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Stephen Lekson Has a Theory... And He's Sticking With It
On a road (and off-road) trip to several of the most significant prehistoric ruins in the Southwest, an impassioned archaeologist plumbs the two greatest mysteries of the Anasazi. By David Roberts


Photo: Stephen Lekson inspects Anasazi petroglyphs

Before dawn we rise, brew up some coffee on our cook stove, and speed in our rented SUV to the Kin Kletso trailhead. Striking out on the well-marked path, we hike along the bank of a dry, nearly treeless wash that bisects Chaco Culture National Historical Park, in northwestern New Mexico.

Stephen Lekson, a feisty, fast-talking 54-year-old archaeologist from the University of Colorado at Boulder, leads the way, steering us onto a spur off the main trail and toward the hundred-foot-tall (186-meters-tall) cliff to our right. There we scramble up a hidden chimney, emerging on the sweeping plateau above, then rim-walk half a mile (under one kilometer) to the east. Below us, shining in the first rays of sunrise, stands what many have deemed the most important prehistoric ruin in the United States. We have a god's-eye view of Pueblo Bonito Ruins, a village of 600 to 800 interconnected rooms made of sandstone blocks mortared together with mud, its rear wall still standing five stories tall, the whole town laid out in a perfect "D." Built a thousand years ago by the Anasazi, the ancestors of the Pueblo Indians (some prefer "ancestral Puebloans" to Anasazi, a Navajo term), Pueblo Bonito lies utterly still and vacant in the morning light.

"Imagine that you're a teenage kid in the 11th century, coming from the boondocks to Chaco for the first time," Lekson muses, as we stand on the cliff edge. "You've walked four days from the north across that desolate plain to get here. And you look over the edge . . . what would you think?" We stare down at the D-shaped village. "It would scare the hell out of you," Lekson answers, finishing his thought—a habit of his. "They planned it that way—as theater."

Even today Chaco Canyon remains remote, 23 miles (37 kilometers) from the nearest filling station, on U.S. Route 550. The place is a barren wasteland. Nor is there any evidence that the canyon was substantially more lush or fertile a millennium ago. Yet here a complex civilization flourished from A.D. 1030 to 1125—Chaco's "golden century"—only to collapse at the height of its glory.

The rise and fall of Chaco is one of the two greatest enigmas in Southwestern prehistory. The other is the Anasazi abandonment of the entire Four Corners region just after A.D. 1290. While no one knows for certain why they left, most scholars agree that a severe drought played a part. Where scholars strongly disagree is on the social order and fate of the Chacoans. What precipitated the collapse? Why did they leave and where did they go?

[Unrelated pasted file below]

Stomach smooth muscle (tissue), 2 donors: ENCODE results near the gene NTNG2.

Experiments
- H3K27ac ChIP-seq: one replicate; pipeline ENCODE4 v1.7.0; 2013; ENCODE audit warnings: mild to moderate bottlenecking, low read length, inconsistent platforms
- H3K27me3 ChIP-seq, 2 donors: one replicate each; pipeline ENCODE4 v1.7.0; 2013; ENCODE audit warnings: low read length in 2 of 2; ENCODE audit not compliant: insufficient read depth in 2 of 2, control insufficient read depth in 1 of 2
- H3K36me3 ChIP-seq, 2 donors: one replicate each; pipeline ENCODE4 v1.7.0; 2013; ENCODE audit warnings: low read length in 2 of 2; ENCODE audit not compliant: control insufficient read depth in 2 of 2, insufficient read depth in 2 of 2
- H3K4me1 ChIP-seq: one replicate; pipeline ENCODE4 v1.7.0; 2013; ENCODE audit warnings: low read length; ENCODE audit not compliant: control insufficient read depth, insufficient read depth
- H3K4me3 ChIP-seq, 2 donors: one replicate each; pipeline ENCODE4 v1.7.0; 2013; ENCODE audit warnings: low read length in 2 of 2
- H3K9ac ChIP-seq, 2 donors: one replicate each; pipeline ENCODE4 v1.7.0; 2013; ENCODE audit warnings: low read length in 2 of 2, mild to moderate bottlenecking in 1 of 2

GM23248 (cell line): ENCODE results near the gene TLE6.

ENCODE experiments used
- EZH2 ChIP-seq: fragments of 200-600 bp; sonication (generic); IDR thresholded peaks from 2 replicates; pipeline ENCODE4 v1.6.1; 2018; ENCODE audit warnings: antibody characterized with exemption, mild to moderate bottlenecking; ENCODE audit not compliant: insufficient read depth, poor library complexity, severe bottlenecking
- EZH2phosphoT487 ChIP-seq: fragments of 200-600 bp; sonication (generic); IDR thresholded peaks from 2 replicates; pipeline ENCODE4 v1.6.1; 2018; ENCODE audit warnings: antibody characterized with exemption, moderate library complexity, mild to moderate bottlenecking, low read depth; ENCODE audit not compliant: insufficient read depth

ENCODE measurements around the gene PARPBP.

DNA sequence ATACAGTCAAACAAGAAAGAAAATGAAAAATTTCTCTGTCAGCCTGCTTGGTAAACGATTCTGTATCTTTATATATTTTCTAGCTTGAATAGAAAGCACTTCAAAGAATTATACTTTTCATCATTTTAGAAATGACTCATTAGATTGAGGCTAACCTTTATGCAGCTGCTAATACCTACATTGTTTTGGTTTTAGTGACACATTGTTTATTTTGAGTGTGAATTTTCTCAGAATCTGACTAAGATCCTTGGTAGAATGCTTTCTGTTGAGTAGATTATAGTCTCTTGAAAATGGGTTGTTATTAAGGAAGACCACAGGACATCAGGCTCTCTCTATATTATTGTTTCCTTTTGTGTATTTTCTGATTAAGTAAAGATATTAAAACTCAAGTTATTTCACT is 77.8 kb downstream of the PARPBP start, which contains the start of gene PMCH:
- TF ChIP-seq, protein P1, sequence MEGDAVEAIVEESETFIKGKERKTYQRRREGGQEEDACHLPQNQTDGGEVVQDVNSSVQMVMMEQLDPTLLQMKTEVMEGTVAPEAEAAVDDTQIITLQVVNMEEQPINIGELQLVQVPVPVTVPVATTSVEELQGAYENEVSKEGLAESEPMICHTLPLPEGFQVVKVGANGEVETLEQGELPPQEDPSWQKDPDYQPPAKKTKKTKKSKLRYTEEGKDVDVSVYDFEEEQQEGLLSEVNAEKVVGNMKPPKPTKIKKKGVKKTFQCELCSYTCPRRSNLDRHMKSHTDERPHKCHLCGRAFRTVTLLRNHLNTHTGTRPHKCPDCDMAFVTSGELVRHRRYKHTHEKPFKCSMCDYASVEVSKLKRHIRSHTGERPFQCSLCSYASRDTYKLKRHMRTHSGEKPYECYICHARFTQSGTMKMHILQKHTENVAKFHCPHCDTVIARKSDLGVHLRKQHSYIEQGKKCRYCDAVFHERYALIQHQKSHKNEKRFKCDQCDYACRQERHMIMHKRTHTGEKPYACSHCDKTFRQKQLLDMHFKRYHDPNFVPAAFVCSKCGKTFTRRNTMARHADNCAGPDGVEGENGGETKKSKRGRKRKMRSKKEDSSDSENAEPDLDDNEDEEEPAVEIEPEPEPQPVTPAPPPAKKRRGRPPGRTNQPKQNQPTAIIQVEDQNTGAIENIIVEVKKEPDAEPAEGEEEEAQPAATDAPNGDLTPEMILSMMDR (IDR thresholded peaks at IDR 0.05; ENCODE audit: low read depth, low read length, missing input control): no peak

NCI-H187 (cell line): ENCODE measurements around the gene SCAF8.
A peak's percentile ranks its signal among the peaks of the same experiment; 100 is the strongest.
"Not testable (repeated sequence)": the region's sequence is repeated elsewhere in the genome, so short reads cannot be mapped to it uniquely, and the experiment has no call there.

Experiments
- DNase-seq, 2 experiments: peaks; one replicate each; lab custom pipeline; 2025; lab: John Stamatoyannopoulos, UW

We still don't know, but Lekson has spent the past 20 years investigating the answers and the last ten shoring up a controversial theory that came to him one day in 1995. In addition to environmental factors, Lekson theorizes that Chaco may have been riven by a power struggle and that the Chacoan leadership deliberately moved and resettled along longitude 107° 57' west of Greenwich. That longitude bisects Chaco and runs north to Aztec Ruins and south to another ancient ruin, Paquimé. Whence the term "the Chaco Meridian," which is also the title of Lekson's 1999 book.

To revisit his theories on the ground, photographer Bill Hatcher and I join Lekson for 11 intellectually rigorous, but completely fun days in autumn. Motel-hopping, car-camping, and hiking across a vast tract of ruin-studded land between Chimney Rock, near Pagosa Springs, Colorado, and Casas Grandes, Chihuahua, we'll probe for traces of a prehistoric pilgrimage, piecing together the Leksonian puzzle that could revolutionize our thinking about the Anasazi. And while we are guaranteed several spectacular vistas, none will rival the one from Chimney Rock, where the Chacoans built their highest "great house," some 2,000 feet (610 meters) above the nearest running water.

Few travelers, or even archaeologists, have attempted this itinerary. Yet curiously enough, our zigzagging ramble across some of the most achingly lovely wilderness on the continent is a journey that any enthusiast of ancient places—armed with a tent, a sleeping bag, a gassed-up four-wheel-drive vehicle, and a couple of maps—could easily repeat.

Few alive know more about Chaco than Lekson. One of the most brilliant of a remarkably talented gang of scholars currently working in the desert Southwest, he's a generalist in a field teeming with niche academics, a big-picture guy in spades. He loves to advance bold and sweeping ideas that confound his colleagues. And nothing Lekson has published in his 30 years of research has stirred up the hornet's nest the way his idea of the Chaco Meridian has.